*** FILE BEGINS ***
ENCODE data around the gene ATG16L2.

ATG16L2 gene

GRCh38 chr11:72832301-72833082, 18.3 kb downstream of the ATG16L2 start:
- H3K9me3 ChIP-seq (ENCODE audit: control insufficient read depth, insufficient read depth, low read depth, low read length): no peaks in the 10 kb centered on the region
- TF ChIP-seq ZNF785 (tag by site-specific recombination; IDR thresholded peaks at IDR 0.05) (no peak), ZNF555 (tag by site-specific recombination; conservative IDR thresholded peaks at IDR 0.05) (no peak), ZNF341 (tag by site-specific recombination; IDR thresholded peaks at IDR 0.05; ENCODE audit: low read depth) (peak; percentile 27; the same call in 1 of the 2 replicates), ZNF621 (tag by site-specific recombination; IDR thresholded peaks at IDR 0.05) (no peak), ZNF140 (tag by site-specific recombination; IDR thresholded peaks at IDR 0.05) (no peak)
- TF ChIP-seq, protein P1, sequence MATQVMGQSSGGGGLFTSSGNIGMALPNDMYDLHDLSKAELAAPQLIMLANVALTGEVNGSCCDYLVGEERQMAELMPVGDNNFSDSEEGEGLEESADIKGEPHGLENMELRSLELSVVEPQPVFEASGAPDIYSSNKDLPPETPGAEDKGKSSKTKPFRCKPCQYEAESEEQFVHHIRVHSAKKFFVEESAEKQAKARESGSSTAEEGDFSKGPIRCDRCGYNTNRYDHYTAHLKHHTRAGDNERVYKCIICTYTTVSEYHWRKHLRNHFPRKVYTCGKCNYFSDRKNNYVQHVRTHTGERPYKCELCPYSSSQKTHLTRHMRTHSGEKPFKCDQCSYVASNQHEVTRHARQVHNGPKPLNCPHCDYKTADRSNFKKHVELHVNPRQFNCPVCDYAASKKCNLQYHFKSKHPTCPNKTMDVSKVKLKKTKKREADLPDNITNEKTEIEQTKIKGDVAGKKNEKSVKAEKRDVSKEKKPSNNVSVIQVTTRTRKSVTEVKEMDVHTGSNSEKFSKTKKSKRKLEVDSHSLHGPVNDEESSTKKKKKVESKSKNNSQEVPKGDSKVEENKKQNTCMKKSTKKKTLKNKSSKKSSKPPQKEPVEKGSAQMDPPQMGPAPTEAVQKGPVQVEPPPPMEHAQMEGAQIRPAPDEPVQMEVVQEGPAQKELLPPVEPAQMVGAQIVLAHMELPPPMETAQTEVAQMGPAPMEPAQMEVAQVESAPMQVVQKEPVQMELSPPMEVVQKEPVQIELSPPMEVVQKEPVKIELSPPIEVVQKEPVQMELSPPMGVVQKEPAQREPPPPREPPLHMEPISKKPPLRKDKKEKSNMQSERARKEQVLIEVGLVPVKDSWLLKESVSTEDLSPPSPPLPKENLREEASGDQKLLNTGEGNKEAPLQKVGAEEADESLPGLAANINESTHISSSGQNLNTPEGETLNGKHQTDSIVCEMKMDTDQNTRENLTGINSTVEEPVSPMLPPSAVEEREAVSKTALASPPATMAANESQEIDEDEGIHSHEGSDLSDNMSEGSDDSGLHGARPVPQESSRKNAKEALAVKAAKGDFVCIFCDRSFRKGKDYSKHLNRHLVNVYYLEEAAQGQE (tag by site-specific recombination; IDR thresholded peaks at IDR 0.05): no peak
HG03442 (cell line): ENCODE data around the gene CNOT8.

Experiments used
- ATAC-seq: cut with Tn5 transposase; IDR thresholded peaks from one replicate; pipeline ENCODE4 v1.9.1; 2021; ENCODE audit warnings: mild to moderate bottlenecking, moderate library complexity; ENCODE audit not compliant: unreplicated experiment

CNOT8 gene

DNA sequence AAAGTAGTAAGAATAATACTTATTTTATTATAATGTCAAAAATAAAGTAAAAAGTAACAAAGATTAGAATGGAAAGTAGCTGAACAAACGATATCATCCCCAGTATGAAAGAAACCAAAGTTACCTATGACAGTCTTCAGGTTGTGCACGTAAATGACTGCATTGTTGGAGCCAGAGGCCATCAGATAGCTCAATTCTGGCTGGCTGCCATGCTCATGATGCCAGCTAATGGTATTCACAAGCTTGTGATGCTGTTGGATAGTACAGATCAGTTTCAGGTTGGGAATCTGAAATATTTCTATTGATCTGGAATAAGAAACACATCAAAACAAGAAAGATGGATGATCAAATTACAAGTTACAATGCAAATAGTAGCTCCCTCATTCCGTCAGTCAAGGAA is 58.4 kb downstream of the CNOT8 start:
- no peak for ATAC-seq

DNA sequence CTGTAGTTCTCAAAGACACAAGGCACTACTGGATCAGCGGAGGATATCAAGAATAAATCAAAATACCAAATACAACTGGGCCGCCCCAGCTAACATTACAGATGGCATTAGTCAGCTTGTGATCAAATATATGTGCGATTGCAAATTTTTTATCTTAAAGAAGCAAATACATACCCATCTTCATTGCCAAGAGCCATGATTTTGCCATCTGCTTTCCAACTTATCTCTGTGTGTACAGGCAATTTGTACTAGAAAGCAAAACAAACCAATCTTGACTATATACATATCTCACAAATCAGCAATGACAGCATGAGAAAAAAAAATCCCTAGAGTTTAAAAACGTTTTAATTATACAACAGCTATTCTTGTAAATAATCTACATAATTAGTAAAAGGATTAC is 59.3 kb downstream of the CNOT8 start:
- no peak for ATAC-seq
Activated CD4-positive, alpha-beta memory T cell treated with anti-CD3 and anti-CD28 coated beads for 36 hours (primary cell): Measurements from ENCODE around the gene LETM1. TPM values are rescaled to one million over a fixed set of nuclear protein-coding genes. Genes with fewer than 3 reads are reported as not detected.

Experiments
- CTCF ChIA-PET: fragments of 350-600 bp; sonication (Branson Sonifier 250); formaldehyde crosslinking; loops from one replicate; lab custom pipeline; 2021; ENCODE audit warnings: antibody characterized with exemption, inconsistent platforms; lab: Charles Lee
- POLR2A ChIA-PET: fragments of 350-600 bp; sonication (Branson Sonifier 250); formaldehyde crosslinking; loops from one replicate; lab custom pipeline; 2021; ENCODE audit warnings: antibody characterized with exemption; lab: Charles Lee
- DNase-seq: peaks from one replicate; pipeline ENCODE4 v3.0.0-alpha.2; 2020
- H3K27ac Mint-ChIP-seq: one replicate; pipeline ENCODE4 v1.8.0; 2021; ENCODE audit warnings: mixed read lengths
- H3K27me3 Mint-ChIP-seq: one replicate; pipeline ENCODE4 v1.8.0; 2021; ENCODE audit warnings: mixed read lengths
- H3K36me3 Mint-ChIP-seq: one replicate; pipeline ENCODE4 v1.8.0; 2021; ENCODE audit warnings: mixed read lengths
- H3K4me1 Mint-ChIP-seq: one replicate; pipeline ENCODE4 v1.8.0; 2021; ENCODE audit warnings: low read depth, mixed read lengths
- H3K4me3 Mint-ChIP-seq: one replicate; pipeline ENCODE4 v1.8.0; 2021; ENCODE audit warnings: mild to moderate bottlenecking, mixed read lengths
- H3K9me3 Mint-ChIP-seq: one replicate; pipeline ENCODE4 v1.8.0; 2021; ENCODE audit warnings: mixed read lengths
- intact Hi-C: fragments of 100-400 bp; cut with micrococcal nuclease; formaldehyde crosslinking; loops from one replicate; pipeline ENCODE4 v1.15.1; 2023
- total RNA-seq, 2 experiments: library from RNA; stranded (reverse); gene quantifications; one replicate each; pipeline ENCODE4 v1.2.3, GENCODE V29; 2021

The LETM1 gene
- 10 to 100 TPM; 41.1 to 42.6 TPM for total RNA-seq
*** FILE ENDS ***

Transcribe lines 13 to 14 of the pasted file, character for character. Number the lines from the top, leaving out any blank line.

DNA sequence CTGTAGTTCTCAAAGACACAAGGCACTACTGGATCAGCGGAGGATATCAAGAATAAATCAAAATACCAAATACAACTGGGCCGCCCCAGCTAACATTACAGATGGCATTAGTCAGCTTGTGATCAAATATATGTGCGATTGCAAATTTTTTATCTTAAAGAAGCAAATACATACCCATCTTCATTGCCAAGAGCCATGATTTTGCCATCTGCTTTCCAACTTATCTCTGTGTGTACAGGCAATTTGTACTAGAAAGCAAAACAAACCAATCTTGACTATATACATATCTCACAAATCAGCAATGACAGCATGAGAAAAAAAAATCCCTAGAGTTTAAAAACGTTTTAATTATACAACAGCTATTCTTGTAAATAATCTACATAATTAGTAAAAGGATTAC is 59.3 kb downstream of the CNOT8 start:
- no peak for ATAC-seq